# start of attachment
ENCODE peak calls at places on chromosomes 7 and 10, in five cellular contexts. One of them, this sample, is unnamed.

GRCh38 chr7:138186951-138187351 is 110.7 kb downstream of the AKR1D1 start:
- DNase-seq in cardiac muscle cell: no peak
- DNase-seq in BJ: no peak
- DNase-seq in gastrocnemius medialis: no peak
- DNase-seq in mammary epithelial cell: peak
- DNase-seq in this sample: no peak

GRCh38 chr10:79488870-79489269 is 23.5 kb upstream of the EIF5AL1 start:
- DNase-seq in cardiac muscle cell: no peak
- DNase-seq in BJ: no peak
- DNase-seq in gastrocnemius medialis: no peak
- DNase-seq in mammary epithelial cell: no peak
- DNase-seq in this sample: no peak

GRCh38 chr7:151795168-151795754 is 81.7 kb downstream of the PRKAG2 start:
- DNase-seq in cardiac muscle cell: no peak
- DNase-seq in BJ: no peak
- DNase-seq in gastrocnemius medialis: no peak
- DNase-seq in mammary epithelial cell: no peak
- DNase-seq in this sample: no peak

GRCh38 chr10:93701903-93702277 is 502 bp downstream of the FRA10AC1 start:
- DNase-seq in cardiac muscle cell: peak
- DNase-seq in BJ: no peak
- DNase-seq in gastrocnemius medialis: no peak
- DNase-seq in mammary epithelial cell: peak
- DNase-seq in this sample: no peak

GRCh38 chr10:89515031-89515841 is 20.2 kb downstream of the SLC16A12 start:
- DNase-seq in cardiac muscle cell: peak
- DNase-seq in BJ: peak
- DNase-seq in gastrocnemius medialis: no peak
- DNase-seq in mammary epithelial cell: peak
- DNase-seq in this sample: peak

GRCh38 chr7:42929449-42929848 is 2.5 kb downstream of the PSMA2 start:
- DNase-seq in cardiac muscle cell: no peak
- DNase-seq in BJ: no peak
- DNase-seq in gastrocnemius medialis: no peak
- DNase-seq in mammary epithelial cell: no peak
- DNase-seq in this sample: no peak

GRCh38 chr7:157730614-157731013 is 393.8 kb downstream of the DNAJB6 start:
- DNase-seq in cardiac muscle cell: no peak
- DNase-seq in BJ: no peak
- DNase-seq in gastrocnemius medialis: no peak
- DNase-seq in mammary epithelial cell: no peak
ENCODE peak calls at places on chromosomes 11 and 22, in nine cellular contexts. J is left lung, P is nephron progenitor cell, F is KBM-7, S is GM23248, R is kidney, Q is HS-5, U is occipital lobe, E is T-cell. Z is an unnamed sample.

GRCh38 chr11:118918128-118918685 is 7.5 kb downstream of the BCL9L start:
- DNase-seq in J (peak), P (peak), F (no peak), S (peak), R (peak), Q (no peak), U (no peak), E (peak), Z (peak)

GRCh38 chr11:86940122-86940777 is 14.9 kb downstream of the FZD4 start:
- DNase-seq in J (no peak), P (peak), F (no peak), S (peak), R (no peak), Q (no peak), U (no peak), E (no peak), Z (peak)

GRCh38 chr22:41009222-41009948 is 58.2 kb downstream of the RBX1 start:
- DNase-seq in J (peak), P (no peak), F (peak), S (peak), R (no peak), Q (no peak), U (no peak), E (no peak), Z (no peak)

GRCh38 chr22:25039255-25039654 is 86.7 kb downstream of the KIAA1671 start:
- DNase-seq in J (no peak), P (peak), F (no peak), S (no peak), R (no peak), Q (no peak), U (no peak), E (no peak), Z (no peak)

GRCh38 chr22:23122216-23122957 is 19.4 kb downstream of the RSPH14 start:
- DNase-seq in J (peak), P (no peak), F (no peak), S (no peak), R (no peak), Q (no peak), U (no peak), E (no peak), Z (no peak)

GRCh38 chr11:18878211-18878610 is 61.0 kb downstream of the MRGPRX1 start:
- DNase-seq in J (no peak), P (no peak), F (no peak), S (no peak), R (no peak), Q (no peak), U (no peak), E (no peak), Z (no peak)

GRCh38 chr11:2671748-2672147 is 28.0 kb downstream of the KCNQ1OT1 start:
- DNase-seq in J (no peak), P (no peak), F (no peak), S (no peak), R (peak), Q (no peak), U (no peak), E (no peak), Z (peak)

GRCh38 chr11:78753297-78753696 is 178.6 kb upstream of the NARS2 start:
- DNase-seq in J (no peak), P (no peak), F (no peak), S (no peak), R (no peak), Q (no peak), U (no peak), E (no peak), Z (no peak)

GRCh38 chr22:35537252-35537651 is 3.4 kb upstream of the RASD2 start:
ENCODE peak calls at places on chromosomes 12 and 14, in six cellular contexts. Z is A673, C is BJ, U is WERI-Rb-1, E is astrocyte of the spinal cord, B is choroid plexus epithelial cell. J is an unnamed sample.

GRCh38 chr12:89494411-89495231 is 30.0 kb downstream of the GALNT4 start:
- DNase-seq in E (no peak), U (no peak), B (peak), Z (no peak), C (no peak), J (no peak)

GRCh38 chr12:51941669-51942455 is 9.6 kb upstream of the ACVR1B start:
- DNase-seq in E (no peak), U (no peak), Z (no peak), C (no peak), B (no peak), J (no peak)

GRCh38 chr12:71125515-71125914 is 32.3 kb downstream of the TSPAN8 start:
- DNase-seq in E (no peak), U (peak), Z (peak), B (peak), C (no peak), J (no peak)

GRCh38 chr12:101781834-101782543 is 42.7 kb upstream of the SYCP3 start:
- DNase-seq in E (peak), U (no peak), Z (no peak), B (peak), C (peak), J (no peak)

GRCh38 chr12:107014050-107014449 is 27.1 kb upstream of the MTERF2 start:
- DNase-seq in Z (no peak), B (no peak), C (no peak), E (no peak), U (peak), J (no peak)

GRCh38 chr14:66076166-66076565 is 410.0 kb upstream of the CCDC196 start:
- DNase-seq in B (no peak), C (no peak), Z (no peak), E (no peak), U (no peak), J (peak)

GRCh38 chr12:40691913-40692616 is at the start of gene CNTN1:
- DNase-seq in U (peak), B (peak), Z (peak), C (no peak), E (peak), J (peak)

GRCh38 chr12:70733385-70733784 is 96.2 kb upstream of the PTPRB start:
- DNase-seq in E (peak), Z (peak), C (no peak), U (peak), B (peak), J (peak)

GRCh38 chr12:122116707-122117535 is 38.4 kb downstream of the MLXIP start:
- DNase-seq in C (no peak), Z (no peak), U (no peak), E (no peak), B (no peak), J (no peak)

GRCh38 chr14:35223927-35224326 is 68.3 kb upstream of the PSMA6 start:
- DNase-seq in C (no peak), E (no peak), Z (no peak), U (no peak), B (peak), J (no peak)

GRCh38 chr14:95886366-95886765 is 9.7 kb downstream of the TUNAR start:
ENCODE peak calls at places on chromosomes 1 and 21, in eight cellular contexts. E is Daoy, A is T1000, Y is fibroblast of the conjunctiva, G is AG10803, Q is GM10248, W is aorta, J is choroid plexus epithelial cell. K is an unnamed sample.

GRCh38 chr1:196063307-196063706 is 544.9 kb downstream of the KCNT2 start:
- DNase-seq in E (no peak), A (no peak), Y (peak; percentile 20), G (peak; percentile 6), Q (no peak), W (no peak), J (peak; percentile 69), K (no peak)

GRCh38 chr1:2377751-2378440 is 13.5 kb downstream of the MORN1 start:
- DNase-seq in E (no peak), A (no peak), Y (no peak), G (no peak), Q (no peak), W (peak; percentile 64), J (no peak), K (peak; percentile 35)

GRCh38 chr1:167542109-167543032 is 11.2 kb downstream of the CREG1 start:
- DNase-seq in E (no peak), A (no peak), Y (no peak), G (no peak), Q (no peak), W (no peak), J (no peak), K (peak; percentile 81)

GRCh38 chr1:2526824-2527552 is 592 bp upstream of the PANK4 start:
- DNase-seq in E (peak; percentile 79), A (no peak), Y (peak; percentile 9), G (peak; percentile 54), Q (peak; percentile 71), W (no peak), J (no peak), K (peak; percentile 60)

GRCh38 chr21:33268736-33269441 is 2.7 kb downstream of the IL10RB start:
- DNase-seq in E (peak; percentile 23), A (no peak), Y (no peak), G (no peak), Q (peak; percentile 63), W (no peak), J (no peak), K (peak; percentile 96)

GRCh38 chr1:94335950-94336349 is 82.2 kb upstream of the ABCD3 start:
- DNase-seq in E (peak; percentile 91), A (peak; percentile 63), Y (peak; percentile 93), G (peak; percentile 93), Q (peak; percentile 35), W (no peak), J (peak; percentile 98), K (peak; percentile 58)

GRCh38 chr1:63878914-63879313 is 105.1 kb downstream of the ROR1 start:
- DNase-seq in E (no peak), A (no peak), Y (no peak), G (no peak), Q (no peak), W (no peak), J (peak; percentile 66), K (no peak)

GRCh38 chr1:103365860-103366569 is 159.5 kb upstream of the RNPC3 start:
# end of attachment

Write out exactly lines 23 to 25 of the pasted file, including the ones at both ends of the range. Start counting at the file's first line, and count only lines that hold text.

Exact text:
- DNase-seq in gastrocnemius medialis: no peak
- DNase-seq in mammary epithelial cell: peak
- DNase-seq in this sample: no peak